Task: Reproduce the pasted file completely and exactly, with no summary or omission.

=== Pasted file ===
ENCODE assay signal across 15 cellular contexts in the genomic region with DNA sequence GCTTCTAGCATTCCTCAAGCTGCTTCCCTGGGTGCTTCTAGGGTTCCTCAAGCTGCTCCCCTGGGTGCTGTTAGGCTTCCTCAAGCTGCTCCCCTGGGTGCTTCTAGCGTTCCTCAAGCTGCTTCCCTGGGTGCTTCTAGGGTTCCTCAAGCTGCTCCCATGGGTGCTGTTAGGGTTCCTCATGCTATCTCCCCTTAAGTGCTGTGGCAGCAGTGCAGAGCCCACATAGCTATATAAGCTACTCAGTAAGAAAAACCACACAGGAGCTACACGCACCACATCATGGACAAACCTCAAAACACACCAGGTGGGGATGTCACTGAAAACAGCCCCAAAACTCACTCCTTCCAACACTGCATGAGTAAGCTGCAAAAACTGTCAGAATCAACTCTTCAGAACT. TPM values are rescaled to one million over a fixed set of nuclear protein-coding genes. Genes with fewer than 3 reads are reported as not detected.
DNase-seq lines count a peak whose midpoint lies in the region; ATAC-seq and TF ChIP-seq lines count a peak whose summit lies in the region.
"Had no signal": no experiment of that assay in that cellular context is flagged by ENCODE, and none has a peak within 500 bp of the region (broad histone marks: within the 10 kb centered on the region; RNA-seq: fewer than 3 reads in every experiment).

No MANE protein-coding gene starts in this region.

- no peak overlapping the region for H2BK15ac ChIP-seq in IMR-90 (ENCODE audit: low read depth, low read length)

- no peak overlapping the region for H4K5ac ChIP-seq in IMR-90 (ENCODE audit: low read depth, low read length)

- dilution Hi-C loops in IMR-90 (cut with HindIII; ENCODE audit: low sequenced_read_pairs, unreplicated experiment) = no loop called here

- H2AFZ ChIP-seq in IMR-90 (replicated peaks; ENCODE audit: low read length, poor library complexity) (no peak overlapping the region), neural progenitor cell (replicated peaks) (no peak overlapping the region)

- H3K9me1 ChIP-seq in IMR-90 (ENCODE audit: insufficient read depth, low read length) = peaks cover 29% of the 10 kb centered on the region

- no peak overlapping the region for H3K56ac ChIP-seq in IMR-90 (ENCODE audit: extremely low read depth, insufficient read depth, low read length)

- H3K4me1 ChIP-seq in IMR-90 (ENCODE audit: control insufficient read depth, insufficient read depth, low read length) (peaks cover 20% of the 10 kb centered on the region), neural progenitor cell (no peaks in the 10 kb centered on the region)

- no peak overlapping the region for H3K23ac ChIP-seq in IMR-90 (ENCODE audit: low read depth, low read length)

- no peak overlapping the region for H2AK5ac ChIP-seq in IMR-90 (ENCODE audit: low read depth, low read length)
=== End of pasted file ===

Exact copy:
ENCODE assay signal across 15 cellular contexts in the genomic region with DNA sequence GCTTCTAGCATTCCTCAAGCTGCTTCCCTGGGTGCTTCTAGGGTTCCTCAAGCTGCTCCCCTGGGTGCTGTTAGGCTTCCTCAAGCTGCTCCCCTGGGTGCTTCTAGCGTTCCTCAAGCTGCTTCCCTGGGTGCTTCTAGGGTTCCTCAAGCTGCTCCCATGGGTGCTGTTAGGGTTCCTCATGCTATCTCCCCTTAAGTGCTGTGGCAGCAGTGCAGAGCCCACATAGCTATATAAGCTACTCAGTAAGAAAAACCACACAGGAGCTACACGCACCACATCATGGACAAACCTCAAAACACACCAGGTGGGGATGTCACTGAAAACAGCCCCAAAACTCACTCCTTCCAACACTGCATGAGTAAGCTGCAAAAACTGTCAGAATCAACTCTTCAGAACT. TPM values are rescaled to one million over a fixed set of nuclear protein-coding genes. Genes with fewer than 3 reads are reported as not detected.
DNase-seq lines count a peak whose midpoint lies in the region; ATAC-seq and TF ChIP-seq lines count a peak whose summit lies in the region.
"Had no signal": no experiment of that assay in that cellular context is flagged by ENCODE, and none has a peak within 500 bp of the region (broad histone marks: within the 10 kb centered on the region; RNA-seq: fewer than 3 reads in every experiment).

No MANE protein-coding gene starts in this region.

- no peak overlapping the region for H2BK15ac ChIP-seq in IMR-90 (ENCODE audit: low read depth, low read length)

- no peak overlapping the region for H4K5ac ChIP-seq in IMR-90 (ENCODE audit: low read depth, low read length)

- dilution Hi-C loops in IMR-90 (cut with HindIII; ENCODE audit: low sequenced_read_pairs, unreplicated experiment) = no loop called here

- H2AFZ ChIP-seq in IMR-90 (replicated peaks; ENCODE audit: low read length, poor library complexity) (no peak overlapping the region), neural progenitor cell (replicated peaks) (no peak overlapping the region)

- H3K9me1 ChIP-seq in IMR-90 (ENCODE audit: insufficient read depth, low read length) = peaks cover 29% of the 10 kb centered on the region

- no peak overlapping the region for H3K56ac ChIP-seq in IMR-90 (ENCODE audit: extremely low read depth, insufficient read depth, low read length)

- H3K4me1 ChIP-seq in IMR-90 (ENCODE audit: control insufficient read depth, insufficient read depth, low read length) (peaks cover 20% of the 10 kb centered on the region), neural progenitor cell (no peaks in the 10 kb centered on the region)

- no peak overlapping the region for H3K23ac ChIP-seq in IMR-90 (ENCODE audit: low read depth, low read length)

- no peak overlapping the region for H2AK5ac ChIP-seq in IMR-90 (ENCODE audit: low read depth, low read length)